Declaring that “God is the author of life,” the legislation cites a state law that establishes brain activity as a sign of life to ban abortion if brainwaves are detected (generally at eight weeks). And it includes a so-called “trigger clause” that automatically would ban all abortions, except for in medical emergencies, if the Supreme Court overturns Roe v Wade.

“This is the strongest piece of pro-life legislation in our nation,” state Rep. Nick Schroer said during a press conference after the bill was approved.

Mr. Schroer, a Republican, introduced the original fetal-pain bill from which the approved legislation grew. He said the legislation has been designed so that if a judge overturns one provision, another can take its place.

“Let’s say [a judge overturns our ban after] eight weeks, then it moves to 14 weeks,” Mr. Schroer said.

“This is a cutting-edge fetal pain bill,” said Sue Swayze, state director of the pro-life Susan B. Anthony List. “It’s an unborn baby’s dream bill.”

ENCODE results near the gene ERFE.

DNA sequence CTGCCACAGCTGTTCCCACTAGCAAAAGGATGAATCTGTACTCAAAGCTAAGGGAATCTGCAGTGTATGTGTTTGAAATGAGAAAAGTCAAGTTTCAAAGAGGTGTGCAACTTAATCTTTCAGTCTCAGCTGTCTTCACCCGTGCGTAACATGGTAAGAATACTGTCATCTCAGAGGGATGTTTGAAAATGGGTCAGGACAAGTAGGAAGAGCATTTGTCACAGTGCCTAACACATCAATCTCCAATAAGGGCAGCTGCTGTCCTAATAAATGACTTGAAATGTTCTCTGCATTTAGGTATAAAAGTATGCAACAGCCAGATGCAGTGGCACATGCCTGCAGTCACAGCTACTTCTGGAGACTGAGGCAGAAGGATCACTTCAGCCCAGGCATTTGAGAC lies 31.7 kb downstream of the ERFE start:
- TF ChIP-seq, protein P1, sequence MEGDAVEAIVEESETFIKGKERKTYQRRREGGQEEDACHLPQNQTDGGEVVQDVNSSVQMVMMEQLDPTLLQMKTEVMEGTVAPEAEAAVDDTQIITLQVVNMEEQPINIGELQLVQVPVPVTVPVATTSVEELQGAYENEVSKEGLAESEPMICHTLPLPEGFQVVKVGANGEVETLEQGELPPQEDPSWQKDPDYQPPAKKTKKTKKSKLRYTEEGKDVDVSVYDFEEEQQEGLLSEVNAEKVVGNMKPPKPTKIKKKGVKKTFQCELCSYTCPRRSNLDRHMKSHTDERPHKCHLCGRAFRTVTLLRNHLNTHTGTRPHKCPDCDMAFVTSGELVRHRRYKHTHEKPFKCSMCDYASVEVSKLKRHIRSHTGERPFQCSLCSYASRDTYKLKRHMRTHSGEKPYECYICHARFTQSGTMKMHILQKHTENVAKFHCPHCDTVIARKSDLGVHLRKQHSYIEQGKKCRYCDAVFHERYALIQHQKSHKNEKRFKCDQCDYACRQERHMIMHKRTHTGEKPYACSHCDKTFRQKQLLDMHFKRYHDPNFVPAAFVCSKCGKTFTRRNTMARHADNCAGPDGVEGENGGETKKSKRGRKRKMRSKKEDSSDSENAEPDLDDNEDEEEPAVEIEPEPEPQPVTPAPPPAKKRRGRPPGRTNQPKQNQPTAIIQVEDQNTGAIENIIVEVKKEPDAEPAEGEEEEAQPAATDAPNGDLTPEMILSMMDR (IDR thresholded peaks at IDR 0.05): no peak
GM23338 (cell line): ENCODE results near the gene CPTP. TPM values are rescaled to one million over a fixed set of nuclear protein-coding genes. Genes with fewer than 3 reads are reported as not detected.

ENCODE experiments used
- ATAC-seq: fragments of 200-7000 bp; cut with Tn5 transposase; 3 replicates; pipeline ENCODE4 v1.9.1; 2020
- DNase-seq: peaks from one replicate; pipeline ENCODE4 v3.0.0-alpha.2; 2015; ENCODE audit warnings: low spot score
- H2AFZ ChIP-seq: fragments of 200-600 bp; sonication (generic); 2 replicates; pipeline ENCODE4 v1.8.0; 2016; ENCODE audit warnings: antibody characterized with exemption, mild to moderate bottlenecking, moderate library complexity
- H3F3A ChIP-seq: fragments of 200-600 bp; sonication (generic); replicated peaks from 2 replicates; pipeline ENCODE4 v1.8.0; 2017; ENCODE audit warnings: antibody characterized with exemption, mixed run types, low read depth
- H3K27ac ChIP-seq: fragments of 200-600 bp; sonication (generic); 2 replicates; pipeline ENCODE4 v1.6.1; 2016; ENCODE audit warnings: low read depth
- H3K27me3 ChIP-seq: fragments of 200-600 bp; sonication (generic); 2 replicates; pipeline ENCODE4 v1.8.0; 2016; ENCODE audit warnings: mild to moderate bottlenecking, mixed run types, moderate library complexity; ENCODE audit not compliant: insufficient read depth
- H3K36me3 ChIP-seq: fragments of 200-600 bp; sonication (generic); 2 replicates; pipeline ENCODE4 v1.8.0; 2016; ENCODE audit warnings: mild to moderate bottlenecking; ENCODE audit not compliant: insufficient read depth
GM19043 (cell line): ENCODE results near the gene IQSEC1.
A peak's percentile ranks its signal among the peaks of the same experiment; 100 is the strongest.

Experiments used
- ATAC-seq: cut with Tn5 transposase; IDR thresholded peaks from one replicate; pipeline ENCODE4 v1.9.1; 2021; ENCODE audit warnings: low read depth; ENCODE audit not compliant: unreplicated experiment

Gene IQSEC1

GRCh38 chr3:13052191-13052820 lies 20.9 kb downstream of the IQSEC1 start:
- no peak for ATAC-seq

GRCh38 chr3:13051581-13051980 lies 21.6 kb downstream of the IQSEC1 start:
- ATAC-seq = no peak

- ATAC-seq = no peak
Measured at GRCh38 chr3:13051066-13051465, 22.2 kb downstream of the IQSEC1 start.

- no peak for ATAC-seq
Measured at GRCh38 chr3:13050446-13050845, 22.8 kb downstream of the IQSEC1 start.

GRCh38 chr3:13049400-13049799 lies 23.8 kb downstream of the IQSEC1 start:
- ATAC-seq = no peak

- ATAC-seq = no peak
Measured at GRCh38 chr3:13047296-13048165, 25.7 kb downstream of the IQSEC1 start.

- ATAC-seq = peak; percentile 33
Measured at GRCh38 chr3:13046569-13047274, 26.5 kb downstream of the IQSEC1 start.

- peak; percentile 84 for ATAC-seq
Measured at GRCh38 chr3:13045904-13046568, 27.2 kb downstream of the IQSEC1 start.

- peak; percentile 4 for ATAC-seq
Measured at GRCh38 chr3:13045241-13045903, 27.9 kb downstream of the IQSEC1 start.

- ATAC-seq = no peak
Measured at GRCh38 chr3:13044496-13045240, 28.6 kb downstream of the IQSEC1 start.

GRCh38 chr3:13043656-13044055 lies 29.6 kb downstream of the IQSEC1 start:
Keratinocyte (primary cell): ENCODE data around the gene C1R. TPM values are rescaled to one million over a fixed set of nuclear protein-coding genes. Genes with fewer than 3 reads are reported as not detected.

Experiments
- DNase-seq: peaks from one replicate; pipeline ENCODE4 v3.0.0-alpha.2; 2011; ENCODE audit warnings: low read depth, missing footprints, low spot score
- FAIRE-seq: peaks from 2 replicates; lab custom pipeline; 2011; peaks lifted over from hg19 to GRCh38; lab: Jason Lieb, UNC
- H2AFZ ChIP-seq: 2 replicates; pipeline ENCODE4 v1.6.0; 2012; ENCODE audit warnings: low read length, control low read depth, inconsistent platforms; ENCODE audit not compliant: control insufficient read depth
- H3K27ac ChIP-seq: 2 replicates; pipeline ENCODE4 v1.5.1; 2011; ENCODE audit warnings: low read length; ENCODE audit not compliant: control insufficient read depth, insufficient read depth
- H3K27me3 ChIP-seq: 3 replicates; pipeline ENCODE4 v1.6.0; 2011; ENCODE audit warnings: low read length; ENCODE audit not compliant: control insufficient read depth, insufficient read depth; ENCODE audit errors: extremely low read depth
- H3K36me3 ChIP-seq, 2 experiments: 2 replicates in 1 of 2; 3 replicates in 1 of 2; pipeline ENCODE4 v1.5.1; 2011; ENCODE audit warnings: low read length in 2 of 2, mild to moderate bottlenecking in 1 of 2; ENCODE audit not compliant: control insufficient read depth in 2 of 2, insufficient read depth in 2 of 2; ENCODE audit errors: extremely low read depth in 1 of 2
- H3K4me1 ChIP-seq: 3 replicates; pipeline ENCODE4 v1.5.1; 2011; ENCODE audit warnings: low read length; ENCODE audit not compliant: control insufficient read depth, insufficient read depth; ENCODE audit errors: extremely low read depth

Missouri’s legislative session ends in mid-May, and Mr. Haahr said he expects Republican Gov. Mike Parson will sign the pro-life bill.

“I’m honored to lead a state with so many people committed to standing up for those without a voice,” Mr. Parson said in a statement issued late Tuesday. “I applaud the bipartisan efforts of the Missouri House of Representatives for choosing to take a bold stand to protect women’s health and the right to life.”

Some Democrats have backed the legislation, but not all.

“Missouri Republicans should quit playing politics with women’s lives and instead focus on healthcare policies that move our state forward,” Missouri Democratic Party Executive Director Lauren Gepford said in a statement. “Missouri Democrats believe that women have a constitutional right to make their own healthcare decisions. Period.”

Meanwhile, a spokeswoman for Planned Parenthood Advocates in Missouri said they anticipate a court challenge if the bill becomes law.